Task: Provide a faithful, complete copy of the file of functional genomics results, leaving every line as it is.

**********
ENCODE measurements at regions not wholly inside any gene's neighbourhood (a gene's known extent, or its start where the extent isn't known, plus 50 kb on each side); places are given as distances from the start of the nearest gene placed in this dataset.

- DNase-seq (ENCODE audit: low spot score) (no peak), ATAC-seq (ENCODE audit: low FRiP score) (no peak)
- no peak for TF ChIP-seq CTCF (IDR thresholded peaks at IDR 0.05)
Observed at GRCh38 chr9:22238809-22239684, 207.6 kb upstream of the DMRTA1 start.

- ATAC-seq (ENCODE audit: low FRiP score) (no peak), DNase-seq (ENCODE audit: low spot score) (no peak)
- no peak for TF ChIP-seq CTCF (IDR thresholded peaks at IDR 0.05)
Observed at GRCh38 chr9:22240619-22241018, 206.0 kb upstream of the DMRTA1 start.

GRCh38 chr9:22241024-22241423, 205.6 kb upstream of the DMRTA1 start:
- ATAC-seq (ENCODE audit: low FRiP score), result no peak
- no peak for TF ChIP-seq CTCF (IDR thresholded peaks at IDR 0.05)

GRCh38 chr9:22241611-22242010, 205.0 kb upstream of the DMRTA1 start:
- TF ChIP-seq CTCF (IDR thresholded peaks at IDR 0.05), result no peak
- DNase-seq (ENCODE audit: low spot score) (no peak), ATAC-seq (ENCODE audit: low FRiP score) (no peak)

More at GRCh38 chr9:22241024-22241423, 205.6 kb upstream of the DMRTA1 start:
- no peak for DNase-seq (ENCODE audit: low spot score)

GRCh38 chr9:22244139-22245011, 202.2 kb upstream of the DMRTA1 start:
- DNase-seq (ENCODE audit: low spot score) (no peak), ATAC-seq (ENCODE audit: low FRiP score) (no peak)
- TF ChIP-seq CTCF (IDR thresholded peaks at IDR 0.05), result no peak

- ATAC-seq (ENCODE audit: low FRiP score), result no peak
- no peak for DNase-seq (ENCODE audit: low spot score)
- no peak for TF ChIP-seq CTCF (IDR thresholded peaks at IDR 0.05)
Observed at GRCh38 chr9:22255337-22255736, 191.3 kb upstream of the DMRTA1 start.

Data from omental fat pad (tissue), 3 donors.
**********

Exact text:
ENCODE measurements at regions not wholly inside any gene's neighbourhood (a gene's known extent, or its start where the extent isn't known, plus 50 kb on each side); places are given as distances from the start of the nearest gene placed in this dataset.

- DNase-seq (ENCODE audit: low spot score) (no peak), ATAC-seq (ENCODE audit: low FRiP score) (no peak)
- no peak for TF ChIP-seq CTCF (IDR thresholded peaks at IDR 0.05)
Observed at GRCh38 chr9:22238809-22239684, 207.6 kb upstream of the DMRTA1 start.

- ATAC-seq (ENCODE audit: low FRiP score) (no peak), DNase-seq (ENCODE audit: low spot score) (no peak)
- no peak for TF ChIP-seq CTCF (IDR thresholded peaks at IDR 0.05)
Observed at GRCh38 chr9:22240619-22241018, 206.0 kb upstream of the DMRTA1 start.

GRCh38 chr9:22241024-22241423, 205.6 kb upstream of the DMRTA1 start:
- ATAC-seq (ENCODE audit: low FRiP score), result no peak
- no peak for TF ChIP-seq CTCF (IDR thresholded peaks at IDR 0.05)

GRCh38 chr9:22241611-22242010, 205.0 kb upstream of the DMRTA1 start:
- TF ChIP-seq CTCF (IDR thresholded peaks at IDR 0.05), result no peak
- DNase-seq (ENCODE audit: low spot score) (no peak), ATAC-seq (ENCODE audit: low FRiP score) (no peak)

More at GRCh38 chr9:22241024-22241423, 205.6 kb upstream of the DMRTA1 start:
- no peak for DNase-seq (ENCODE audit: low spot score)

GRCh38 chr9:22244139-22245011, 202.2 kb upstream of the DMRTA1 start:
- DNase-seq (ENCODE audit: low spot score) (no peak), ATAC-seq (ENCODE audit: low FRiP score) (no peak)
- TF ChIP-seq CTCF (IDR thresholded peaks at IDR 0.05), result no peak

- ATAC-seq (ENCODE audit: low FRiP score), result no peak
- no peak for DNase-seq (ENCODE audit: low spot score)
- no peak for TF ChIP-seq CTCF (IDR thresholded peaks at IDR 0.05)
Observed at GRCh38 chr9:22255337-22255736, 191.3 kb upstream of the DMRTA1 start.

Data from omental fat pad (tissue), 3 donors.